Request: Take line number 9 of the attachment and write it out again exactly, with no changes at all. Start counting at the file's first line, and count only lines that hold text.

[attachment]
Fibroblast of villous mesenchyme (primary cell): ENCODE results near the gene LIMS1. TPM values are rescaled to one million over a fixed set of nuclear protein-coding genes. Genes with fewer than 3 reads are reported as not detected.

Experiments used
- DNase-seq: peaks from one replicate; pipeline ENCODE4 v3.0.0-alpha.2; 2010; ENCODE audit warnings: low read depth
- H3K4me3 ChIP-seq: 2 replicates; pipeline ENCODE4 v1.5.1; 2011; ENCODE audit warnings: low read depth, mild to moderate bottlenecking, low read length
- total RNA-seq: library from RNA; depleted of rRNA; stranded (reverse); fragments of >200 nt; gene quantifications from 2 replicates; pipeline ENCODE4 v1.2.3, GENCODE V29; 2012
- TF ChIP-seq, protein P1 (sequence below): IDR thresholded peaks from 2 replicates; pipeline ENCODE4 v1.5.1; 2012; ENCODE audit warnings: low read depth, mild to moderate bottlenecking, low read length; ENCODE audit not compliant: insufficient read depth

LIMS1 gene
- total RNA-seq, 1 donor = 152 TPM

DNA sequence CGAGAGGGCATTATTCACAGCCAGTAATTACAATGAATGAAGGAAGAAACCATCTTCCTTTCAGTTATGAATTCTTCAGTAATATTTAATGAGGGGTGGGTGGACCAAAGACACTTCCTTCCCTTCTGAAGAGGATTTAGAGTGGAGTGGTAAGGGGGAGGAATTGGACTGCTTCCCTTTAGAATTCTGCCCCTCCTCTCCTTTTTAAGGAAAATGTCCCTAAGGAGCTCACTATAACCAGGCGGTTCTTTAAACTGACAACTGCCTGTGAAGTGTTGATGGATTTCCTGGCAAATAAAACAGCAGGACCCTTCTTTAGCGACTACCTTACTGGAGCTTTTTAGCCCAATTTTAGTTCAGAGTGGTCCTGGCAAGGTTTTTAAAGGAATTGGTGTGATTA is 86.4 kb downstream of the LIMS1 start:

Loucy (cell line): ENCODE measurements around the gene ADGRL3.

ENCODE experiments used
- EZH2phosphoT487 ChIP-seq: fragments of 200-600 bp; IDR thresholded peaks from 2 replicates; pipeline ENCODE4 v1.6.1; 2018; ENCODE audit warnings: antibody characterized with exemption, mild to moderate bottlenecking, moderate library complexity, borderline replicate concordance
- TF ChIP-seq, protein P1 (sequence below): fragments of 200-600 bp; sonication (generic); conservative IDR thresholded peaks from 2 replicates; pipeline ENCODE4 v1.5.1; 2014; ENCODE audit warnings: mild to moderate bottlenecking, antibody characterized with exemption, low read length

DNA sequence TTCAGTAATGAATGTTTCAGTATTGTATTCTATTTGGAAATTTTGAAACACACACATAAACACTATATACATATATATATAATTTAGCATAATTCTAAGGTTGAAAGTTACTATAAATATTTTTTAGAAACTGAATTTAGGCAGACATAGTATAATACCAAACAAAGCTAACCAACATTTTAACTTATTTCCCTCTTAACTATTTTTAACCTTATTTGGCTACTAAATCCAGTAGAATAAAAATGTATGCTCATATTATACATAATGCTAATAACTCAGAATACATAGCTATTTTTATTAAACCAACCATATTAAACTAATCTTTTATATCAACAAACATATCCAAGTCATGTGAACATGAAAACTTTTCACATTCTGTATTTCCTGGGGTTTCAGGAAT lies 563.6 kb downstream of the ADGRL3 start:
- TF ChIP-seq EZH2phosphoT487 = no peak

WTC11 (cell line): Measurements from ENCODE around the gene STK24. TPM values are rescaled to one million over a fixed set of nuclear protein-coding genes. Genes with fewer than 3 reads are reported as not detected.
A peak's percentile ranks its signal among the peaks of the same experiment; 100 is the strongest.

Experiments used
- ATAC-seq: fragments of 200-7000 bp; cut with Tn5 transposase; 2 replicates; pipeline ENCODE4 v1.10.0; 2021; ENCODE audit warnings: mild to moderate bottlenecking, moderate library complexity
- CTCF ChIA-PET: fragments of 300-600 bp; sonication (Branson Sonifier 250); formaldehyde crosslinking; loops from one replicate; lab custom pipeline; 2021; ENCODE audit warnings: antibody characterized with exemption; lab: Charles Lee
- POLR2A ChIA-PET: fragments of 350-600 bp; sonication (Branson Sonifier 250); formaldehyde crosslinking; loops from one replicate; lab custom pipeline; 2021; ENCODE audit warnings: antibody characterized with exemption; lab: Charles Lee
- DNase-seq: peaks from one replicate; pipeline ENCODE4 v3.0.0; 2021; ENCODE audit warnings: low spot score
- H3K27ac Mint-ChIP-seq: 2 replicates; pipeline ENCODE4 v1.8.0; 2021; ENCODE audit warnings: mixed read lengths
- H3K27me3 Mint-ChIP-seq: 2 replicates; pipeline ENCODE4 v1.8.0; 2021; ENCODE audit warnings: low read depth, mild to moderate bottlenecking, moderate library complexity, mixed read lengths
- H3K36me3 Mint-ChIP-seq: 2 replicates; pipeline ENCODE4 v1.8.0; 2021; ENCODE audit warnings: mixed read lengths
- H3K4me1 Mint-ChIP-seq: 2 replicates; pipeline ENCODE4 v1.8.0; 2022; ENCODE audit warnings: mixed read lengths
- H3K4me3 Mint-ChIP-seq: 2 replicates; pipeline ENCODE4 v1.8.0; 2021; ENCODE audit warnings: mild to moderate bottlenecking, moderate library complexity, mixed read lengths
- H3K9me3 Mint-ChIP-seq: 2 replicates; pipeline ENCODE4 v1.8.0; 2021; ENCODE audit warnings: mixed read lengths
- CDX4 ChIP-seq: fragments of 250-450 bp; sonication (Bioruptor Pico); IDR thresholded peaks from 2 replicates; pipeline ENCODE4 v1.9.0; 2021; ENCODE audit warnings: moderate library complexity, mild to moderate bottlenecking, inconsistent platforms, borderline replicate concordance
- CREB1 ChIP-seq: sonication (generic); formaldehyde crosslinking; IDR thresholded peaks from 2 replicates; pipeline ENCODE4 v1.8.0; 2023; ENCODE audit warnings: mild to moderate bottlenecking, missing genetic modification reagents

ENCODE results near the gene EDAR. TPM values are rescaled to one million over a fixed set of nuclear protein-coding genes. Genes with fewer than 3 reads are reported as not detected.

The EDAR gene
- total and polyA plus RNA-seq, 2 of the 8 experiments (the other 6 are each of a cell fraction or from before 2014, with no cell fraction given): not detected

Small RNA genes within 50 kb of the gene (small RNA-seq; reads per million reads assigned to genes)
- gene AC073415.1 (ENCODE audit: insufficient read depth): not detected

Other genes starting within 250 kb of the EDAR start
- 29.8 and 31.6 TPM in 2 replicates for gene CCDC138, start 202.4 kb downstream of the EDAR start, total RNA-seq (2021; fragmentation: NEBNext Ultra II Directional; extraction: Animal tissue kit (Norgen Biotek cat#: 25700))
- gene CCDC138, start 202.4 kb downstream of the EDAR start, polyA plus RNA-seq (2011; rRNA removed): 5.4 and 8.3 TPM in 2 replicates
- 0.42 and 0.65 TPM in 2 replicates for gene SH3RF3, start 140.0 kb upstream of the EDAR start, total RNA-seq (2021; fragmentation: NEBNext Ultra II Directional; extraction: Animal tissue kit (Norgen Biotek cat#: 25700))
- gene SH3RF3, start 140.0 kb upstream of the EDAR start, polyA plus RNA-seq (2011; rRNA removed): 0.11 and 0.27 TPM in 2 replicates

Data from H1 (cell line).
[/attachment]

DNA sequence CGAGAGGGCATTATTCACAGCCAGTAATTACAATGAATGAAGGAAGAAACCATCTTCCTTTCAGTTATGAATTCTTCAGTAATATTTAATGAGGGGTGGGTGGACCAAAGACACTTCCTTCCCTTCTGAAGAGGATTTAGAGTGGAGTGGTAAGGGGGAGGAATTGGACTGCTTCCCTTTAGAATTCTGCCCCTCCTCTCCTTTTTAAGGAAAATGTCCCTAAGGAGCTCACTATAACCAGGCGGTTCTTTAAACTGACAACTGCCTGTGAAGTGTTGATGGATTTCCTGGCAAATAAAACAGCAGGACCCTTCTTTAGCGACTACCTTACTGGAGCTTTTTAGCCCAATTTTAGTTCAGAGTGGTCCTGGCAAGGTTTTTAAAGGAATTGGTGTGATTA is 86.4 kb downstream of the LIMS1 start: